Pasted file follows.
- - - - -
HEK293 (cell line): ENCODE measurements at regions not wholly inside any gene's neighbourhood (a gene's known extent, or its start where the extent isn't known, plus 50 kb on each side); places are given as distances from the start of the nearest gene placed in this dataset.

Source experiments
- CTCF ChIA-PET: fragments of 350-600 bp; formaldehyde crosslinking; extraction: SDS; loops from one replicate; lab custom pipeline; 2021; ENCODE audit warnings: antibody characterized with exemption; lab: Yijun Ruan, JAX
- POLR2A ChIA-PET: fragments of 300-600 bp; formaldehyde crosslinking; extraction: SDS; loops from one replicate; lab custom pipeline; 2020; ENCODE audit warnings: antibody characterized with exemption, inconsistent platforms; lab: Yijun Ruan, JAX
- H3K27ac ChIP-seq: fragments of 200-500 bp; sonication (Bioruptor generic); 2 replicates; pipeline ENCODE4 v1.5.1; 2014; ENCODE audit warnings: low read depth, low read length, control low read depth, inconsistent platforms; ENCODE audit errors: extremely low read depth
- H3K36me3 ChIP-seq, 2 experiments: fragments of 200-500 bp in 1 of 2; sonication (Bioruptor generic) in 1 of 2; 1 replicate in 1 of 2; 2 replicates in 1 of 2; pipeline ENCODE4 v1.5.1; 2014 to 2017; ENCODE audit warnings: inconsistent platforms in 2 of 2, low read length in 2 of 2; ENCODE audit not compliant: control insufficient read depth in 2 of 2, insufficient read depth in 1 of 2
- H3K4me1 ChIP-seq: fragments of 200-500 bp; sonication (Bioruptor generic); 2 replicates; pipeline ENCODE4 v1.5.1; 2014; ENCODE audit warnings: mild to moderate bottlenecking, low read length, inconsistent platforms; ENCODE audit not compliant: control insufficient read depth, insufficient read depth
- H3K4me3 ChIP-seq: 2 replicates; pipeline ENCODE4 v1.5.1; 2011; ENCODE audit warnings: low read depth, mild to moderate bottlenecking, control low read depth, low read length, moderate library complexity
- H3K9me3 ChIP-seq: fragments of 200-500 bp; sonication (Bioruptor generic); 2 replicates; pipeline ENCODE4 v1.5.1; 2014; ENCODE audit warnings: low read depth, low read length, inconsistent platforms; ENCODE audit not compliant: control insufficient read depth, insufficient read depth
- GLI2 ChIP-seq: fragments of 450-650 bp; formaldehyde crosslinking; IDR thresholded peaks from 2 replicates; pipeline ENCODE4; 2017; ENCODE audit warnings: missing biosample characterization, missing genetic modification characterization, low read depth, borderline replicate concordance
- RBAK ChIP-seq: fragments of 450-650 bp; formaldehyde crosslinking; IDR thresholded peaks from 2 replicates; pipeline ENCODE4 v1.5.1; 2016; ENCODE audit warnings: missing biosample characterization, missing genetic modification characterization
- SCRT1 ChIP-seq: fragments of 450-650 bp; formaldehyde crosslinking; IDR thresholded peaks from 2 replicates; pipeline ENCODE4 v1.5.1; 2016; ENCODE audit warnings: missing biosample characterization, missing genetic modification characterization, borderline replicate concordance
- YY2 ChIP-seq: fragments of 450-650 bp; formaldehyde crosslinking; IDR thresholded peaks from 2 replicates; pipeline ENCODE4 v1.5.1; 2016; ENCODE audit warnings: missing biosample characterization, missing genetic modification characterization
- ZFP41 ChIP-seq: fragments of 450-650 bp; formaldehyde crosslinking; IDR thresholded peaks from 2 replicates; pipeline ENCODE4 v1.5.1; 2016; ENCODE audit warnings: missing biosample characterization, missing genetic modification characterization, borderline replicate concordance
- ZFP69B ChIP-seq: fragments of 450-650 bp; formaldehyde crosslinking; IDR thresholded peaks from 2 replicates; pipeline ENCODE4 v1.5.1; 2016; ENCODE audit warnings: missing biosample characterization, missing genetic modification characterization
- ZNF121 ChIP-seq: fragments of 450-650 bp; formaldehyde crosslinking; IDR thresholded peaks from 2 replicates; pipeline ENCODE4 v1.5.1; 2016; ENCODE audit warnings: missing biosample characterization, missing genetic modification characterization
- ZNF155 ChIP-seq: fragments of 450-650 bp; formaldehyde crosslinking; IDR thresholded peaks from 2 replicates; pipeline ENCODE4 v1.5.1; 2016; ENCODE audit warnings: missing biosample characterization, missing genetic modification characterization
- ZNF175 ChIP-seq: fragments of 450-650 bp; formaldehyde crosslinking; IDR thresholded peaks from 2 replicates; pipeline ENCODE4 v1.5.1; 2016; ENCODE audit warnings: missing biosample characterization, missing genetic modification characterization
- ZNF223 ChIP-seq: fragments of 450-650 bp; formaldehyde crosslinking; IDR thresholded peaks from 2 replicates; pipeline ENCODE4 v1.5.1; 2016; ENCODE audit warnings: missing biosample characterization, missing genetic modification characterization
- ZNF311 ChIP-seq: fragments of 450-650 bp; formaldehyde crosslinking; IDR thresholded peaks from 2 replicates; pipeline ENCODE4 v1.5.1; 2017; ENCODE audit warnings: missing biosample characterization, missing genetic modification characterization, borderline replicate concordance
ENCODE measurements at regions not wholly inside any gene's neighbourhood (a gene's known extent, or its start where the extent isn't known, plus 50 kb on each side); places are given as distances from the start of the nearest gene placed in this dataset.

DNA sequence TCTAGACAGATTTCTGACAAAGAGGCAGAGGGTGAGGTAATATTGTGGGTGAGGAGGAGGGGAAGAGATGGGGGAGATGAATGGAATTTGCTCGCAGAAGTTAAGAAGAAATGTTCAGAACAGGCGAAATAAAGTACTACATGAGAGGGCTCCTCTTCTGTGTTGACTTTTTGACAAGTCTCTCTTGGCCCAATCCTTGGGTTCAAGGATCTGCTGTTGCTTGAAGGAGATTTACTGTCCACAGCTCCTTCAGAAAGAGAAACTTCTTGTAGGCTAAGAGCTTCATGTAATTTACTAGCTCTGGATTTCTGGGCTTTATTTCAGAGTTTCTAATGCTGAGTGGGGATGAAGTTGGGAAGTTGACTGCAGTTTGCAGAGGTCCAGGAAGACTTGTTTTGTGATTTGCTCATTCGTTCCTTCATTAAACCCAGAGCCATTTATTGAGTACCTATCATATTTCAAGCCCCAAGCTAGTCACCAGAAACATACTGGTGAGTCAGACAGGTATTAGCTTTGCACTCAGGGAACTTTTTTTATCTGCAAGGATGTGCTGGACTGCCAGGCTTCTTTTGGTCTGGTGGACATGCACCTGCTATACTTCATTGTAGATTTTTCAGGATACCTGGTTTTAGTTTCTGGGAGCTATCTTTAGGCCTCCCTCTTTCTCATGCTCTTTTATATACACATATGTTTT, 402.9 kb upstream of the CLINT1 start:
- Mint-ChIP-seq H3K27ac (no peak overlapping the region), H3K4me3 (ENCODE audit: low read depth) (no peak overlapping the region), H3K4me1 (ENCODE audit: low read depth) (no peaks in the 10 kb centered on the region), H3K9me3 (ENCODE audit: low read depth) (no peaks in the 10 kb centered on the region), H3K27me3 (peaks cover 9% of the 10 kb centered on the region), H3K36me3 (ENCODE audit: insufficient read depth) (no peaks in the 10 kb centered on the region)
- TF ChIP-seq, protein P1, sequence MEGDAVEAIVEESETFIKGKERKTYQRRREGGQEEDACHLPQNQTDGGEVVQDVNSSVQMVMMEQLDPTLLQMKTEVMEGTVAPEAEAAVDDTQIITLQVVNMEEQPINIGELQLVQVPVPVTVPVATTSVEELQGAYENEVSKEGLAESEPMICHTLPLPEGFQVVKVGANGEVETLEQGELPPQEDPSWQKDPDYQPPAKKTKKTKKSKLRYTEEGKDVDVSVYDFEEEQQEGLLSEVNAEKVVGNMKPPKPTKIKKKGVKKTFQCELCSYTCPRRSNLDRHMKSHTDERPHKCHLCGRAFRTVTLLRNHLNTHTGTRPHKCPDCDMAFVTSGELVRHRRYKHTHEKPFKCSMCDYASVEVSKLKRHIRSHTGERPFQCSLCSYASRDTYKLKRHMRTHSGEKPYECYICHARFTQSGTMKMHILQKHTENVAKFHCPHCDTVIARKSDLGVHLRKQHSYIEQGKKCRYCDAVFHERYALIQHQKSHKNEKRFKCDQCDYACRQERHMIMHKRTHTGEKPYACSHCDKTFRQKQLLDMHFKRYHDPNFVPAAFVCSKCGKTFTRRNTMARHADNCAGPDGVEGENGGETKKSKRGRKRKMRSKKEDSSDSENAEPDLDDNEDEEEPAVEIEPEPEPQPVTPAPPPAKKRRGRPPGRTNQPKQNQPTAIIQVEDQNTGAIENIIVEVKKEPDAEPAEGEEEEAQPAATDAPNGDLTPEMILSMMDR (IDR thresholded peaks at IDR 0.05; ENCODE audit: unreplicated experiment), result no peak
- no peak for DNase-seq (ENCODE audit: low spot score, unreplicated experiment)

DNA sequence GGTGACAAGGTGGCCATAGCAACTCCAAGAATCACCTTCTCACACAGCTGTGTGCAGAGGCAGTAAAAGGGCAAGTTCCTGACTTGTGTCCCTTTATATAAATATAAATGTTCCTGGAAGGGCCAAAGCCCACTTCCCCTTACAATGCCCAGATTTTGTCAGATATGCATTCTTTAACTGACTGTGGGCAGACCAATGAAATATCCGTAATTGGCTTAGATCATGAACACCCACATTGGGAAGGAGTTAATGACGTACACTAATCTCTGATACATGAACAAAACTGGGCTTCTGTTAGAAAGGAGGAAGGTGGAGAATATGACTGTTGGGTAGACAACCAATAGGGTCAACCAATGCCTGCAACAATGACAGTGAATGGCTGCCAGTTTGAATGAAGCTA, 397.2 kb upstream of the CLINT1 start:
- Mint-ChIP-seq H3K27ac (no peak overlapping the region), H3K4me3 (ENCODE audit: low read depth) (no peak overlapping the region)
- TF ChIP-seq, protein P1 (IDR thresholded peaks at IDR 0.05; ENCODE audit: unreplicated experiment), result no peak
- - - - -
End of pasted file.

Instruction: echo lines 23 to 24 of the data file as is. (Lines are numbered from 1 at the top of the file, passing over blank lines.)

- Mint-ChIP-seq H3K27ac (no peak overlapping the region), H3K4me3 (ENCODE audit: low read depth) (no peak overlapping the region), H3K4me1 (ENCODE audit: low read depth) (no peaks in the 10 kb centered on the region), H3K9me3 (ENCODE audit: low read depth) (no peaks in the 10 kb centered on the region), H3K27me3 (peaks cover 9% of the 10 kb centered on the region), H3K36me3 (ENCODE audit: insufficient read depth) (no peaks in the 10 kb centered on the region)
- TF ChIP-seq, protein P1, sequence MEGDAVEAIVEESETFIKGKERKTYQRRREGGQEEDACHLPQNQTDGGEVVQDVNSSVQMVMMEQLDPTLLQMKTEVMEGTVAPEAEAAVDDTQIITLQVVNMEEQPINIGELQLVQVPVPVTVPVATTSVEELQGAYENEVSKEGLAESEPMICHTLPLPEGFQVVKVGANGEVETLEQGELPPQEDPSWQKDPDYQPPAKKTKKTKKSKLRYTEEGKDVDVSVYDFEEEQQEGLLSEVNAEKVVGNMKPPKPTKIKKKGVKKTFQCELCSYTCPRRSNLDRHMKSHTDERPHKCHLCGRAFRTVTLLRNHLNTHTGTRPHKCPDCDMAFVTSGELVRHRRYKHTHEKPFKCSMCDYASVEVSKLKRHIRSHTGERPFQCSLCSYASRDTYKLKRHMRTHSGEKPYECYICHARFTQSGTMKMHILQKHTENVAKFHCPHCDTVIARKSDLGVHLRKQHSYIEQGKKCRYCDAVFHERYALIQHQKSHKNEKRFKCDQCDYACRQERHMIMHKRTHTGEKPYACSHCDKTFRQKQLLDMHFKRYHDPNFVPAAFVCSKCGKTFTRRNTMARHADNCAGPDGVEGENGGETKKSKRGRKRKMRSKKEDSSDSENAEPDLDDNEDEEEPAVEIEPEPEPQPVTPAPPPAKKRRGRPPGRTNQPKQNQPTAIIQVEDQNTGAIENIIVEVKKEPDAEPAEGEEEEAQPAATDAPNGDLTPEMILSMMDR (IDR thresholded peaks at IDR 0.05; ENCODE audit: unreplicated experiment), result no peak